The guardian, upon Ms. B,’s death, has to make sure the court approves of how he conducted himself during Ms. B.’s life. The guardian has to keep records of how the money was controlled and spent under the guardianship. If the court approves of how the guardian conducted himself, then the guardian gets released. This may sound simple, but we’re talking about a check register that could span a few years. (When we saw Ms. B.’s register, it was pretty thick).

Also keep in mind that Ms. B. was not his only client; he probably has dozens of others.

Why a court-appt guardian makes probate harder

The accounting procedure could take months or years after the client passes away. During this time, the executor (me, in this case) and the heirs are stuck waiting. There are things we need to take care of, and that is hard to do without knowing about or having access to the estate’s funds.

For example, Ms. B.’s apartment needed repairs to leaks and mold, as well as some renovations just to get it ready for sale. The accounts are stuck with the guardian until the accounting is complete. Until then, the executor has to bootstrap and even take out loans to take care of the necessary expenses.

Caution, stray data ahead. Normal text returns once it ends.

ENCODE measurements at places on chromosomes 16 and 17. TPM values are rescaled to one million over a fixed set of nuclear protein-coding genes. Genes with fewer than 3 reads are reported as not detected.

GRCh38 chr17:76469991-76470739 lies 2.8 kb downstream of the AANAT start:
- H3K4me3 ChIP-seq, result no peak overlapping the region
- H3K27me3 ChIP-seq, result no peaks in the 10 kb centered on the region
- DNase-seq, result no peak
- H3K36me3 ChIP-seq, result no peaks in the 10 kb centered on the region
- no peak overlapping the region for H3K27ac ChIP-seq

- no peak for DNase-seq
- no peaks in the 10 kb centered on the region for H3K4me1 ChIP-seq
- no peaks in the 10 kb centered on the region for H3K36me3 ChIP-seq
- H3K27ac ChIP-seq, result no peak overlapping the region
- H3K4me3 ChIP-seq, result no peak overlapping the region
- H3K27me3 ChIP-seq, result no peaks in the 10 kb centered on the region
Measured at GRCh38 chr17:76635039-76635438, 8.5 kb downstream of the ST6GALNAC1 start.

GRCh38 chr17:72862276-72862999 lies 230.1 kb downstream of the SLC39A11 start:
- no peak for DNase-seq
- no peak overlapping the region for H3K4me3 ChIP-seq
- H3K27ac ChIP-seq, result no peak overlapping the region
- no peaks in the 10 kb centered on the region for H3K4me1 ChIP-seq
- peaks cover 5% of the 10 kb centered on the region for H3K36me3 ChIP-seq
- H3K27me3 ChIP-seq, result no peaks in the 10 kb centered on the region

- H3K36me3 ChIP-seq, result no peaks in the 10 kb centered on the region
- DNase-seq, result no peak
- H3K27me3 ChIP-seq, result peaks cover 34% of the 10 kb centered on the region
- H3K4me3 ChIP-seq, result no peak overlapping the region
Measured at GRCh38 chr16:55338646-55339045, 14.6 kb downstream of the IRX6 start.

How can one avoid this situation? If you even suspect that a guardian may soon be required or forced upon you, then you should make a revocable trust. When creating a revocable trust, YOU choose the trustee who will manage your funds. Secondly, it’s a seamless transition from the person managing your money while you were alive to the same person managing your money after your death. Lastly, this could help avoid court delays during probate.

I hope this helps you understand what could happen if you become a Solo Ager late in life. Below is a link to my book that sheds some additional light on the topic.

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E260 3 Recent Solo Ager Estate Plan Questions

E260 3 Recent Solo Ager Estate Plan Questions


The following are three recent questions from our Solo Ager readers. Thanks for your questions!

As a side note before we begin: I’ve noticed that a more popular phrase is “Elder Orphans” rather than “Solo Agers.” I feel like “orphans” sounds like a bit of a downer. Please let us know what you think in the comments.

Can I disinherit with a poor man’s will?

Can I disinherit with a poor man’s will?